Spaceflight Insider

SpaceX: We could send people to Mars as early as 2024

Red Dragon spacecraft on the surface of Mars image credit SpaceX posted on SpaceFlight Insider

Image Credit: SpaceX

Humans on Mars as early as 2024: That is the timeline that CEO and Founder Elon Musk believes is achievable if everything goes according to plan with the ambitions that he has set for his NewSpace company, SpaceX.

At Code Conference 2016, an event sponsored by Recode and Vox Media this week near Los Angeles, Musk talked about a range of things, including SpaceX’s ambitions for Mars. In the June 1 interview, he reiterated the architecture for sending people to the Red Planet will be unveiled at the September International Astronomical Congress (IAC) in Mexico City. In the meantime, he gave a few hints of what his company might be able to offer in the coming years.


Elon Musk talks about some of the company’s ambitions regarding Mars at Code Conference 2016. Photo Credit: Recode

“We’re going to send a mission to Mars with every Mars opportunity from 2018 onward,” Musk said, “We’re establishing cargo flights to Mars that people can count on for cargo. The Earth-Mars orbital rendezvous is only ever 26 months. There’s one in 2018. They’ll be another one in 2020.”

Musk and SpaceX revealed in April the company’s plans to send a modified version of the company’s Crew Dragon capsule, called Red Dragon, to the surface of Mars as early as 2018.

“If things go according to plan, we should be able to launch people probably in 2024 with arrival in 2025,” Musk said.

Musk said that in order to begin establishing a city on Mars, a large amount of cargo would be needed, and so too a big rocket—the Mars Colonial Transporter (MCT). It seems like the first crew SpaceX would send to the surface of the Red Planet might be on the MCT.

A Dragon capsule, while capable of landing science and cargo on Mars, would not be suitable for people traveling to the rust-colored world. Musk said the transit time would be a long time to spend in a space the size of a small SUV.

“It also doesn’t have the capability to get back to Earth,” Musk said, so much laughter in the audience.

For people, MCT would be needed. Musk said it would be bigger than the Saturn V.

“This will be a very big rocket,” he said. When asked how big, he just said, “September”—referring to the IAC conference.

While SpaceX has partnered with NASA in an unfunded agreement for technical support in exchange for data regarding the landing on many metric tons on the surface of Mars, it is unclear if the company will continue to partner with NASA on future Mars missions.

NASA has a goal to send people to Mars sometime in the mid-2030s—to orbit with a landing some years later. The agency’s plan calls for a huge Saturn V class rocket called the Space Launch System (SLS).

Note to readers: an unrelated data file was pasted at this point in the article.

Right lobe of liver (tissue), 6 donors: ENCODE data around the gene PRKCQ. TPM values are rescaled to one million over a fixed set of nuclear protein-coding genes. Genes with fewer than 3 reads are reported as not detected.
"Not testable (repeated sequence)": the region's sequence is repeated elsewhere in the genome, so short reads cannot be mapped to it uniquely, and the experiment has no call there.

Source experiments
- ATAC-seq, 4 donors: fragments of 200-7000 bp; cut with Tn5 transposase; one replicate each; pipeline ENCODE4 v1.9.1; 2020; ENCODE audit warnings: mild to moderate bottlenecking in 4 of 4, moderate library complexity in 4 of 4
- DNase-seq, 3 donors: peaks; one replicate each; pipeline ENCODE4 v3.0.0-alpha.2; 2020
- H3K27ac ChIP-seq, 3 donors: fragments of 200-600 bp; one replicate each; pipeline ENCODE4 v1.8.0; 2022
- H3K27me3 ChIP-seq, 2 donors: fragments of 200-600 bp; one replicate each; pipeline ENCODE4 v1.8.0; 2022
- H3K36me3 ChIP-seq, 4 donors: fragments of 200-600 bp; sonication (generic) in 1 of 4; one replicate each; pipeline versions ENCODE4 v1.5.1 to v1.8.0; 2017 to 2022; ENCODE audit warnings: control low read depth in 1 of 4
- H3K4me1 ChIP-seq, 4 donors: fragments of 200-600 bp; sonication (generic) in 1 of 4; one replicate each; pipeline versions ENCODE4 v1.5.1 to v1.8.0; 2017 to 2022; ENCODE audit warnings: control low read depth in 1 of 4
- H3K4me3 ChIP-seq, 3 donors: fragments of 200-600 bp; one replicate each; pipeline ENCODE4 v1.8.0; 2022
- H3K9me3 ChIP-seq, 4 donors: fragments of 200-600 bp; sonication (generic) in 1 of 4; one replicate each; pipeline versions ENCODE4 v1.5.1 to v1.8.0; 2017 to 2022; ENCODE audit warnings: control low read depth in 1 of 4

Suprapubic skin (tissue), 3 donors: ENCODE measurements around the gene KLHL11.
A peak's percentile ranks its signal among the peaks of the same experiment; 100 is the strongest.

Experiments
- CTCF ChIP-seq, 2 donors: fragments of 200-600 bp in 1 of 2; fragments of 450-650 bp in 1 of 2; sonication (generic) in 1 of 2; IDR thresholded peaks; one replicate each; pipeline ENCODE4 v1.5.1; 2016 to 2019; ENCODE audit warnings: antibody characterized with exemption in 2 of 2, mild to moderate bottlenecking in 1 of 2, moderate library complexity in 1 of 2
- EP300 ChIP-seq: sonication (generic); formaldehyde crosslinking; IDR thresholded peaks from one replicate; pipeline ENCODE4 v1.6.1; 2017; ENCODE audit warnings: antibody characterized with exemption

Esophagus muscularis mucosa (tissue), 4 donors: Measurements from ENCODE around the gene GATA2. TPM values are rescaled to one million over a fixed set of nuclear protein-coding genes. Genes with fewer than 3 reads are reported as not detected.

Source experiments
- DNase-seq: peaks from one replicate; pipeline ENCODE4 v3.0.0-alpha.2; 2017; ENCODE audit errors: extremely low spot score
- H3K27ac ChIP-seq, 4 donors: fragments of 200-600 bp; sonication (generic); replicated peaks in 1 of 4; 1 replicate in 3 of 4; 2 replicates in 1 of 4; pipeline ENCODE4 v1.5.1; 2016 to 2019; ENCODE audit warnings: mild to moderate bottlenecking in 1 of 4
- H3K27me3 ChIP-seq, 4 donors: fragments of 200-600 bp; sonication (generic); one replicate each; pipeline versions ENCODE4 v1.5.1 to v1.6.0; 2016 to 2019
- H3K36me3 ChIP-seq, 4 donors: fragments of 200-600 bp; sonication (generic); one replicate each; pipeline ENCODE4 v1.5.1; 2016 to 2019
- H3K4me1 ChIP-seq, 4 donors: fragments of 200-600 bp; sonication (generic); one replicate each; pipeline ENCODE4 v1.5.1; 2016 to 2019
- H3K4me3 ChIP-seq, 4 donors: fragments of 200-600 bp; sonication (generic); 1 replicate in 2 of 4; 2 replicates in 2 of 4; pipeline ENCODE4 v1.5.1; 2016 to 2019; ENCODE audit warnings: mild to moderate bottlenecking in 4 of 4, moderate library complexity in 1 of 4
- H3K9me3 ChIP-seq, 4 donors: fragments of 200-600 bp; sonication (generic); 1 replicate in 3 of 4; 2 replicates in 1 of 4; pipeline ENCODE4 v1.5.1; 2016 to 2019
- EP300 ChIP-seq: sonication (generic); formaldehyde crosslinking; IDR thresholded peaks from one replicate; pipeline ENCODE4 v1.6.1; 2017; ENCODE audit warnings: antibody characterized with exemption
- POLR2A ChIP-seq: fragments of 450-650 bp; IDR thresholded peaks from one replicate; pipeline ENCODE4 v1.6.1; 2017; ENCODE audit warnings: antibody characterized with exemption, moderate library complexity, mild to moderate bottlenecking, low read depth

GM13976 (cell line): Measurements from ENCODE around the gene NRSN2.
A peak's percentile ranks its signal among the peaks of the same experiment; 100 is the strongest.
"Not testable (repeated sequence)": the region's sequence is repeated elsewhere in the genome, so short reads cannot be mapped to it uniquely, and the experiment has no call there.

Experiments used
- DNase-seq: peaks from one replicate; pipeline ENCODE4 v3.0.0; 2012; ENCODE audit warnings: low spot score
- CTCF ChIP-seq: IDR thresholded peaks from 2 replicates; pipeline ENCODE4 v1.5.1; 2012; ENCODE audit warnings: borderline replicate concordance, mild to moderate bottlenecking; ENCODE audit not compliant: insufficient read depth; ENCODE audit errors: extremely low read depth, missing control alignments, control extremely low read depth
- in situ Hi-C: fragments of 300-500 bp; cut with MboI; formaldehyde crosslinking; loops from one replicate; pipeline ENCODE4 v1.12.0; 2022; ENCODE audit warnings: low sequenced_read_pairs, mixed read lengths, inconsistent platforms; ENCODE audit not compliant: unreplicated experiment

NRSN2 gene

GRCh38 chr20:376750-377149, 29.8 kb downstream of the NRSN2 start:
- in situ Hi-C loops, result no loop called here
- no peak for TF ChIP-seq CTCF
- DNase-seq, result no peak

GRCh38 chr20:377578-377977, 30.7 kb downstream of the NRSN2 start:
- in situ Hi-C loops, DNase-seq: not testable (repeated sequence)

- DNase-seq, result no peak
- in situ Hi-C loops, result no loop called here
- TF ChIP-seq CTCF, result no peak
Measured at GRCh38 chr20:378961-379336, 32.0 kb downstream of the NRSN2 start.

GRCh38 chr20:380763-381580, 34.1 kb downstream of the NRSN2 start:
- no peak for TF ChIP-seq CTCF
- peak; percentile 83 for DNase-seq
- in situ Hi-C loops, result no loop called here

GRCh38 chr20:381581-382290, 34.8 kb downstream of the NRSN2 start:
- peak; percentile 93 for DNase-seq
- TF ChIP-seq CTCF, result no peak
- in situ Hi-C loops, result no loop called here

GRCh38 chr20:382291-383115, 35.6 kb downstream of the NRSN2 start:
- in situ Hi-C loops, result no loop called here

The first SLS launch with NASA’s Orion capsule, uncrewed, is expected in late 2018. The first crewed flight of the SLS-Orion stack is expected no earlier than 2021—possibly 2023. Additionally, a number of robotic probes will be sent by the agency and its partners throughout the 2020s.

SpaceX’s long-term goal has always been Mars. Musk originally wanted to buy a rocket to send a greenhouse to the red-colored world. He felt that an image of life on Mars—albeit Earth life—would generate support for NASA. He canceled this philanthropic mission in favor of creating SpaceX to reduce launch costs, something the company is well in the process of doing.

In the last few years, the famed CEO has said that the reason for sending people to Mars is to help make humanity a multi-planetary species.

“That’s the future that’s exciting and inspiring,” Musk said, “You need things like that to be glad to wake up in the morning. Life can’t be just about solving problems. There have to be things that are inspiring and exciting to make you glad to be alive.”

Video courtesy of Recode


Derek Richardson is a student studying mass media with an emphasis in contemporary journalism at Washburn University in Topeka, Kansas. He is currently the managing editor of the student run newspaper, the Washburn Review. He also writes a blog, called Orbital Velocity, about the space station. His passion for space ignited when he watched space shuttle Discovery leap to space on Oct. 29, 1998. He saw his first in-person launch on July 8, 2011 when the space shuttle launched for the final time. Today, this fervor has accelerated toward orbit and shows no signs of slowing down. After dabbling in math and engineering courses in college, he soon realized that his true calling was communicating to others about space exploration and spreading that passion.

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